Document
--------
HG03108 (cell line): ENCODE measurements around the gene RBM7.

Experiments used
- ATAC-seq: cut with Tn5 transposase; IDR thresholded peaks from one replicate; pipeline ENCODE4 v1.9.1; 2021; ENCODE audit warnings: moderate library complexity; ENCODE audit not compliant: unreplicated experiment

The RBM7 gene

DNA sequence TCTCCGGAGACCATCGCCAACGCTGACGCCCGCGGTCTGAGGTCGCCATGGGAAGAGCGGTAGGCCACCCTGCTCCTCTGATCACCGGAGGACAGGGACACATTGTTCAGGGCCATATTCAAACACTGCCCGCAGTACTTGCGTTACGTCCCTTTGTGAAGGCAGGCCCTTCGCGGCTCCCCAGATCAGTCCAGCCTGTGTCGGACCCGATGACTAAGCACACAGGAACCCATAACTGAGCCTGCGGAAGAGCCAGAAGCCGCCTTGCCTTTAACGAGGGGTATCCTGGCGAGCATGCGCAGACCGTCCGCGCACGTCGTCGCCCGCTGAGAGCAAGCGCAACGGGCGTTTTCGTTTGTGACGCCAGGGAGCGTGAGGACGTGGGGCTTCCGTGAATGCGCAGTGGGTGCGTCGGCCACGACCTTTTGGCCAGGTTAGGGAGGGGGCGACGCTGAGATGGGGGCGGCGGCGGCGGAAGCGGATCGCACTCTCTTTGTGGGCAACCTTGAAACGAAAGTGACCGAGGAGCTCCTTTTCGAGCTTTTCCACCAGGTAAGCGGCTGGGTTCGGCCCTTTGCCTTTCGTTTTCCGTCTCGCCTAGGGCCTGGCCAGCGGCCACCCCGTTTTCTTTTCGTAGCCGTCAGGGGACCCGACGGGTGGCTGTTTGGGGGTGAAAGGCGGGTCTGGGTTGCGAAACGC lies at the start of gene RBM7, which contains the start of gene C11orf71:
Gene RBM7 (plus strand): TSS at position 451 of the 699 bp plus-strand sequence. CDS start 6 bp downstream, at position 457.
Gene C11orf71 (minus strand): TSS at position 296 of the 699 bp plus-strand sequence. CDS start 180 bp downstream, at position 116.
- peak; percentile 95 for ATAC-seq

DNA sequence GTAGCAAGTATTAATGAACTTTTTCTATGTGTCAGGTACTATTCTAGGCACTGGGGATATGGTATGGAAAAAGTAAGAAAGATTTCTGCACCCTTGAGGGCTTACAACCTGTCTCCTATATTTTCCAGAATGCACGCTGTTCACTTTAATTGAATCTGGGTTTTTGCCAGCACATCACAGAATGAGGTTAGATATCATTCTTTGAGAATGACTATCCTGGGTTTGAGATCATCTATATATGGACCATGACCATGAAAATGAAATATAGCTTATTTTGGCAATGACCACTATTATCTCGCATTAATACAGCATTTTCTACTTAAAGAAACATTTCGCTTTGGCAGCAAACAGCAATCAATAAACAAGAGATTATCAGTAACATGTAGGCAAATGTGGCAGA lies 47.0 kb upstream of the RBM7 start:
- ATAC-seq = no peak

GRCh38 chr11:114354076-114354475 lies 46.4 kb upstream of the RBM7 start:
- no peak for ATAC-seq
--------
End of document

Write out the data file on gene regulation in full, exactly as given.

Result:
HG03108 (cell line): ENCODE measurements around the gene RBM7.

Experiments used
- ATAC-seq: cut with Tn5 transposase; IDR thresholded peaks from one replicate; pipeline ENCODE4 v1.9.1; 2021; ENCODE audit warnings: moderate library complexity; ENCODE audit not compliant: unreplicated experiment

The RBM7 gene

DNA sequence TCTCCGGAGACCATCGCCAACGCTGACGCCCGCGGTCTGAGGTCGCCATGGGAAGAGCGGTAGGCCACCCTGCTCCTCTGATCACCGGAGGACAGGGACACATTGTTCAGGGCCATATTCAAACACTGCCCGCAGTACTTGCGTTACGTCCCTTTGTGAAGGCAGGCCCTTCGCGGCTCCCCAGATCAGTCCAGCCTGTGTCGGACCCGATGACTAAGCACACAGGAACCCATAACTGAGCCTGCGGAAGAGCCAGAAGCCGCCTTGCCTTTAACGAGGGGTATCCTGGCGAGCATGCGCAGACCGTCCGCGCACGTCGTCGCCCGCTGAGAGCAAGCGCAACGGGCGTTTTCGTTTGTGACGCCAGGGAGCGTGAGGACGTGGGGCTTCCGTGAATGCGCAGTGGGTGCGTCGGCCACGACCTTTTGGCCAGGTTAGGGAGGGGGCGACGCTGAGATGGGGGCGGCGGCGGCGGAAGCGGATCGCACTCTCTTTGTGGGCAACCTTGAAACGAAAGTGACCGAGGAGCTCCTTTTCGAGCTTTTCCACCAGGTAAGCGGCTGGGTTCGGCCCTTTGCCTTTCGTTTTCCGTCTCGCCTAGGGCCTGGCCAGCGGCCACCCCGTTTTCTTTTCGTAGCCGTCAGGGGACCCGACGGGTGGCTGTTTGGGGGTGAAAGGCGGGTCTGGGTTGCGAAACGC lies at the start of gene RBM7, which contains the start of gene C11orf71:
Gene RBM7 (plus strand): TSS at position 451 of the 699 bp plus-strand sequence. CDS start 6 bp downstream, at position 457.
Gene C11orf71 (minus strand): TSS at position 296 of the 699 bp plus-strand sequence. CDS start 180 bp downstream, at position 116.
- peak; percentile 95 for ATAC-seq

DNA sequence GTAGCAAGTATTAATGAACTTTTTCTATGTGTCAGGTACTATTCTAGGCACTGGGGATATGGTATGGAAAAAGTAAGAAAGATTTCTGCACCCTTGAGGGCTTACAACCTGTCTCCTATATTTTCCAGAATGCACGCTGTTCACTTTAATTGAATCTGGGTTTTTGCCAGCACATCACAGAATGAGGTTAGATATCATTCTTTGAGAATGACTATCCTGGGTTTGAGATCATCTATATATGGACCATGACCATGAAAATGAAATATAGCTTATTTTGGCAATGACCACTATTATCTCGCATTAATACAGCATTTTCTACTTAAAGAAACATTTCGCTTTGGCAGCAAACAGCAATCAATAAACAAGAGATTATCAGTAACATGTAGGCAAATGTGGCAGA lies 47.0 kb upstream of the RBM7 start:
- ATAC-seq = no peak

GRCh38 chr11:114354076-114354475 lies 46.4 kb upstream of the RBM7 start:
- no peak for ATAC-seq